Ben Thompson says more people are asking the ‘Big Questions’ beyond the booze. This article was shortlisted by Adamah’s editors in our Young Writers’ Competition.
Throughout the pandemic, one phrase has been heard repeatedly: “I can’t wait for things to go back to normal.”
But what does ‘normal’ mean for great multitudes of people? What aspect of pre-lockdown life are people missing the most?
A poll from last May found that two-thirds of Britons missed seeing their family and friends during the lockdown period, whilst 38 percent said they missed going to pubs and restaurants, and 35 percent missed holidays.
That family and friends polled highest was heartening to read. The aspect of lockdown that I miss most is having the freedom to visit my friends or family whenever I choose to, without fear of being judged or making people feel unsafe.
However, the second most popular answer regarding pubs and restaurants gave me pause for thought. Do people miss going out because of the social aspect or because it has put a halt to their consumption?
In March last year, just a week into lockdown, an article was published in the UK national The Independent which suggested that Britons should abstain from drinking alcohol during their time indoors. The piece was written by Ian Hamilton, a lecturer in the Department of Health Sciences at the University of York, and suggested that people avoid alcohol so as not to compromise their health.
At the time, the article drew a lot of responses from readers with some interesting insights into their own relationships with alcohol.
“Allowing people to have a drink is the only thing stopping mass riots at the moment, we need to be subdued for time to pass quicker. Hangovers mean folk will stay in too…”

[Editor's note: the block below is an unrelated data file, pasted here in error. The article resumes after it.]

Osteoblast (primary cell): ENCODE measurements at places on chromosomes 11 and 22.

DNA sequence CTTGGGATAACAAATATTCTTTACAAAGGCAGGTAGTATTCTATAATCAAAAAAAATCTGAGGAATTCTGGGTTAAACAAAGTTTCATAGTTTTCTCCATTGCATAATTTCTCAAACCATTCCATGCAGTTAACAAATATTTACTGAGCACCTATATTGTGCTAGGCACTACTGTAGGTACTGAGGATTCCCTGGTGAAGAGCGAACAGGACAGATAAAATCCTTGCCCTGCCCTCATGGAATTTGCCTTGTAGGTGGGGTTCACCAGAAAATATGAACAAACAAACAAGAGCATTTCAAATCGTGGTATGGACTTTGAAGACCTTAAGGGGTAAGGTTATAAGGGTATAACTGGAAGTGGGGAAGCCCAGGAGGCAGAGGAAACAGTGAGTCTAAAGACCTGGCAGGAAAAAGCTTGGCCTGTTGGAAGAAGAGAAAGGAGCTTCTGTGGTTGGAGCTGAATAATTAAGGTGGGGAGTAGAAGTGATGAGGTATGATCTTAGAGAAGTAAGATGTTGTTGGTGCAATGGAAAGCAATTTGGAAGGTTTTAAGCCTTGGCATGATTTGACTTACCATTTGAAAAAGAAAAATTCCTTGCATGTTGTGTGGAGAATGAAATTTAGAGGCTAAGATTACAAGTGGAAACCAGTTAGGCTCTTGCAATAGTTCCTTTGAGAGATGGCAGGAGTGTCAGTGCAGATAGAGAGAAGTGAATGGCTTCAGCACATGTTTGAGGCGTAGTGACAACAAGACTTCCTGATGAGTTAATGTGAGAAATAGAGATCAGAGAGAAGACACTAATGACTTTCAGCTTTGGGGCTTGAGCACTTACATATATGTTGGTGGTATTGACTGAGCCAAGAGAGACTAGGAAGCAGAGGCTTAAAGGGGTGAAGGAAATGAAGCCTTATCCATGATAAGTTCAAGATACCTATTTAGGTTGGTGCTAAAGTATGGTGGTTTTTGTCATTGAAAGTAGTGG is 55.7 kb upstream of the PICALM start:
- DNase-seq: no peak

This outbreak of defensiveness was a bizarre sight to witness. Bear in mind that this was coming a week into lockdown, so it was hardly like people had been exiled from their local for too long.
Booze-on-the-brain hasn’t diminished in the months since. You can’t move online without seeing a tweet or Instagram story reminiscing about ‘messy’ nights out.
Such comments surely suggest that Britain needs to engage in some serious self-reflection as a nation and re-evaluate its relationship with alcohol.
The statistics present a pretty stark picture of Britain’s relationship with the bottle:
- There are over 500,000 dependent drinkers in the country, of whom only 18% are receiving treatment.
- There were 9,214 alcohol related deaths in 2016.
- Alcohol misuse is the biggest risk factor for death, ill-health and disability among 15-49-year-olds in the UK.
- In 2018/2019, alcohol was a factor in 7.4% of all hospital admissions, which is roughly 1.26 million admissions – at a cost of £3.5 billion to the National Health Service, the equivalent of £120 per taxpayer.
How can we establish a healthier relationship with alcohol that does not impact the health we have supposedly been trying to preserve, and overwhelm the NHS we have supposedly been trying to protect?
Initiatives like Dry January and Sober October offer people a chance to go without drink for an entire month, often in support of a charity of their choice.
Over 60,000 people opted to participate in Sober October in 2020, and generally Dry January has higher numbers – in 2019, 82,000 registered to participate via the website, and another four million attempted to go sober without registering.